STAMMERING AND STUTTERING : CHAPTER IV
THE INTERMITTENT TENDENCY
Paradoxical as the statement may seem,
it is nevertheless true that one of the symptoms of
least seeming importance marks one of the most dangerous
aspects of both stuttering and stammering.
This is the alternating good-and-bad
condition known as the Intermittent Tendency or the
tendency of the stutterer or stammerer to show marked
improvement at times.
This seeming improvement brings about
a feeling of relief, the unreasoning fear of failure
seems for the time to have left almost entirely; the
mental strain under which the sufferer ordinarily labors
seems to be no longer present; there is but little
worry about either present condition or future prospects;
the nervous condition seems to have very materially
improved, self-confidence returns quickly and with
it the hope that the trouble is gone forever or is
at least rapidly disappearing. With these manifestations
of improvement come also a greater ease in concentration,
a greater and more facile power-of-will and an ambition
that shows signs of rekindling, with worth-while accomplishments
Hope now burns high in the breast
of the stutterer or stammerer. They go about
smiling inwardly if not outwardly, happy as the proud
father of a new boy, at peace with the world.
The sun shines brighter than it has for months or
years. Every one seems much more pleasant and
agreeable. Things which the day before seemed
totally impossible seem now to come within their range
of accomplishment. Such is the feeling of the
confirmed stutterer or stammerer during the time of
this pseudo-freedom from his speech disorder.
In his own mind, the sufferer is quite
sure that his malady has disappeared over-night, like
a bad dream and that freedom of speech has been bestowed
upon him as a gift from the gods on high.
The higher the hopes of the sufferer
and the greater the assurance with which he pursues
the activities of his day, the greater is his disappointment
and despair when the inevitable relapse overtakes him.
For disappointment and despair are
sure to come just as sure as the sun is
to rise in the heavens in the morning. The condition
of relief is but temporary, and will soon pass away
to be followed by a return of his old trouble in a
form more aggravated than ever before.
Fate seems to play with the stammerer’s
affliction as a cat plays with a mouse, allowing him
to be free for a few hours, a few days or a few weeks
as the case may be, only to drag the dejected sufferer
back to his former condition or, as is
true in many cases, worse than before.
The recurrence: With
the return of the trouble, the bodily and mental reaction
are almost too great for the human mechanism to withstand.
Hope seems to be a word which has been lost from the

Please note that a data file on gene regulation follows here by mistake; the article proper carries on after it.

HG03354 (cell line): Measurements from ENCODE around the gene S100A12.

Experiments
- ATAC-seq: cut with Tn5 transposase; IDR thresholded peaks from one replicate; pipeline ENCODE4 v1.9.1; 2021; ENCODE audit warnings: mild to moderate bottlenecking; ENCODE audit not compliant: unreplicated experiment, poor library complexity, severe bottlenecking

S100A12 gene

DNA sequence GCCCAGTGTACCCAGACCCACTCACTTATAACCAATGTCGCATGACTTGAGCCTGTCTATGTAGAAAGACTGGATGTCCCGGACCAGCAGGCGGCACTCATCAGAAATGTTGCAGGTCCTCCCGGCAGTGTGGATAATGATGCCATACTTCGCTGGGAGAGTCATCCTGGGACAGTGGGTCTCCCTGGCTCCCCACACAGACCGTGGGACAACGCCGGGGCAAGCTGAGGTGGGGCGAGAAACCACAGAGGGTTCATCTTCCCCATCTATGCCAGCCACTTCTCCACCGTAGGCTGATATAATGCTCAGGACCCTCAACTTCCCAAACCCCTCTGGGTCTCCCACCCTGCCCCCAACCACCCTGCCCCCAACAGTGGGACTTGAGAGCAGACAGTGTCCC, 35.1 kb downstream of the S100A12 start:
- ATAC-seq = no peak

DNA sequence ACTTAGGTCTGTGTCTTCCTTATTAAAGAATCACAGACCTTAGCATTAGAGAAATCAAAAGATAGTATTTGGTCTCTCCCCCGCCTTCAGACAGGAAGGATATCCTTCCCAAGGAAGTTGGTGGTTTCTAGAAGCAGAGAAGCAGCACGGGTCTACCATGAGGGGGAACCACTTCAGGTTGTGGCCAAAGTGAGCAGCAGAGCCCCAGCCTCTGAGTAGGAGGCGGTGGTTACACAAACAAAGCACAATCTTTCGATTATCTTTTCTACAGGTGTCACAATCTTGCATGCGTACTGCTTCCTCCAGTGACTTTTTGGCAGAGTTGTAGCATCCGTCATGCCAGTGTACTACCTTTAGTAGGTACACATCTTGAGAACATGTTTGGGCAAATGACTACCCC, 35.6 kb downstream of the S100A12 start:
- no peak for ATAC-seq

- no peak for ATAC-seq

life of the stammerer. The fear of failure returns
with an overwhelming force mocking the sufferer with
the thought of “Oh, how I deceived you!!”;
the mental strain is exceedingly great so
great, in fact, that it seems as if the breaking point
has almost been reached. The nervous condition
is alarming, the sufferer noting in himself an inability
to work, to play, to study or even to sit still.
An observer would note the stammerer or stutterer
in this condition fingering his coat lapels, putting
his hands in his pockets and removing them again, biting
his finger nails, constantly shifting eyes, head,
arms and feet about. If at home, the sufferer
in this condition would probably be seen walking about
the house, unable to read, to play or listen to music
or to follow any of the accustomed activities of his
life. If in business or in the shop, he would
be noticed making frequent trips to the wash room,
to the drinking fountain, to the foreman, picking up
and laying down his tools, looking out the window,
shifting from one foot to another, all of which symptoms
indicate an acute nervous condition, brought about
by the return of his trouble.
At this stage, the stammerer’s
confidence is hopelessly gone, so it seems, and this
feeling is accompanied by one of depression which finds
an outlet in the expression of the firm belief and
conviction on the part of the stutterer or stammerer
that the disorder can never be cured, by any
method, although just the day before the same sufferer
would have insisted that his stuttering or stammering
had cured itself and left of its own accord.
These conditions, both at the time
of the so-called improvement and at the time of the
recurrence of the trouble, will appear in greater or
less degree in the case of every stutterer or stammerer
whose trouble is of the intermittent type.
The dangers of this
tendency: This period of recurrence is accompanied
by almost total loss of the power-of-will, a marked
weakening in the ability to concentrate, and if it
does not result in insomnia (inability to sleep) puts
the mind in such a state as to make sleep of little
value in building up the body, replacing worn-out tissue
cells and restoring vital energy.
The chief danger, however, resulting
from these periods of temporary improvement, is the
belief that it instills into the mind of the sufferer
and more frequently into the minds of the parents of
stuttering or stammering children, that the trouble
will cure itself a fallacy greater than
which there is none.
Stuttering and stammering are destructive
maladies. They tear down both body and mind but
they have not the slightest power to build up.
And until a strong mental and physical structure has
been built up in place of the weakened structure (which
results in stammering and stuttering) a cure is out
of the question.